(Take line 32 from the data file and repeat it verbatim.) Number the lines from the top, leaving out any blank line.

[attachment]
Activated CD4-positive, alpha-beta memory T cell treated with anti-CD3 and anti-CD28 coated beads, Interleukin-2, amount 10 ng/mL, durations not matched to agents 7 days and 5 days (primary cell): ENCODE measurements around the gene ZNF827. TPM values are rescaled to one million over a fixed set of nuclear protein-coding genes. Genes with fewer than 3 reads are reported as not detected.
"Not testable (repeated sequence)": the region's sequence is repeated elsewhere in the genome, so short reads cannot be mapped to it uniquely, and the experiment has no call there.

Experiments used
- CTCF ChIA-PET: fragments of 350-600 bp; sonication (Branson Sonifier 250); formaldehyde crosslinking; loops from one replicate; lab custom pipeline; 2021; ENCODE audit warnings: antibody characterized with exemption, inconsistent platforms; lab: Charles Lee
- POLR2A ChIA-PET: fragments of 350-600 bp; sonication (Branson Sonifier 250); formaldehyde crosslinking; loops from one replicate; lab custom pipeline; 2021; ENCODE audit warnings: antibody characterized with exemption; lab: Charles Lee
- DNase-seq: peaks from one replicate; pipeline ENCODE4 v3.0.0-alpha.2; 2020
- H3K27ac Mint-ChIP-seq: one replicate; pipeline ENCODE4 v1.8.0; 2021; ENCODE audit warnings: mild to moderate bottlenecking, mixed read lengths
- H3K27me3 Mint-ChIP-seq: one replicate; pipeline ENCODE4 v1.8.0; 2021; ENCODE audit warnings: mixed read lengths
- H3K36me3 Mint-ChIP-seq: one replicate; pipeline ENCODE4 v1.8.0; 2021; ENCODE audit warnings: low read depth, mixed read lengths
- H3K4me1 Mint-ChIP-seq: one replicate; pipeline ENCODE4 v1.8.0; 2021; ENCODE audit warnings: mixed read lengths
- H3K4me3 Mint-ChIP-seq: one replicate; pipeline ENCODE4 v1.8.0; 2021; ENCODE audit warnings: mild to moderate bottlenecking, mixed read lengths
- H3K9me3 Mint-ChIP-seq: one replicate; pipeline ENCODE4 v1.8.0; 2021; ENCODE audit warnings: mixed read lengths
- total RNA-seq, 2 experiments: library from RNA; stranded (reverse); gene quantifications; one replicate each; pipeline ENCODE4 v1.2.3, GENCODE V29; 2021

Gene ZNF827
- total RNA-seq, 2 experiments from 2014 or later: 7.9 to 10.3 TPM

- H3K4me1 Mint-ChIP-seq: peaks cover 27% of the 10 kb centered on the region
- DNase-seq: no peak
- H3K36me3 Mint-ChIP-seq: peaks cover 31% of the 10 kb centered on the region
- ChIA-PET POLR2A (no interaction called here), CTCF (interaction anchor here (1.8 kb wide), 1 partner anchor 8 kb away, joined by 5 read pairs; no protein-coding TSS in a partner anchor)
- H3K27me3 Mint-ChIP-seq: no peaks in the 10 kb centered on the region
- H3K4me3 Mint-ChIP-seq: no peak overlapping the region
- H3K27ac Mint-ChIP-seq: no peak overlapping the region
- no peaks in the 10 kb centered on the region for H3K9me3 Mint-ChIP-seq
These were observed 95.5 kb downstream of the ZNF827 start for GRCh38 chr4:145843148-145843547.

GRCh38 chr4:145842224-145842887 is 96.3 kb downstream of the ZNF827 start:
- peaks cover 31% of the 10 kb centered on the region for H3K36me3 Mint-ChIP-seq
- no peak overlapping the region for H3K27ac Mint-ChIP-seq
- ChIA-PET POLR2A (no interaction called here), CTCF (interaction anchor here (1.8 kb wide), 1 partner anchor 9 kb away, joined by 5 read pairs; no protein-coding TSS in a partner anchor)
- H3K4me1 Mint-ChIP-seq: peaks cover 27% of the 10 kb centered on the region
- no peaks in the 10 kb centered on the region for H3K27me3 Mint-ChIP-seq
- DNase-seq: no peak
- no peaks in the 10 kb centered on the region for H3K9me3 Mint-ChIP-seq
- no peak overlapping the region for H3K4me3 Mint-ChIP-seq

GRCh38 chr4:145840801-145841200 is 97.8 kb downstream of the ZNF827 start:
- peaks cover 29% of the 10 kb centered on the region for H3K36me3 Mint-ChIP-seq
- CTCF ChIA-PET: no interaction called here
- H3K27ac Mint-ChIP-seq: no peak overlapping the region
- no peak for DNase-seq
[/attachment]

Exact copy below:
- no peaks in the 10 kb centered on the region for H3K9me3 Mint-ChIP-seq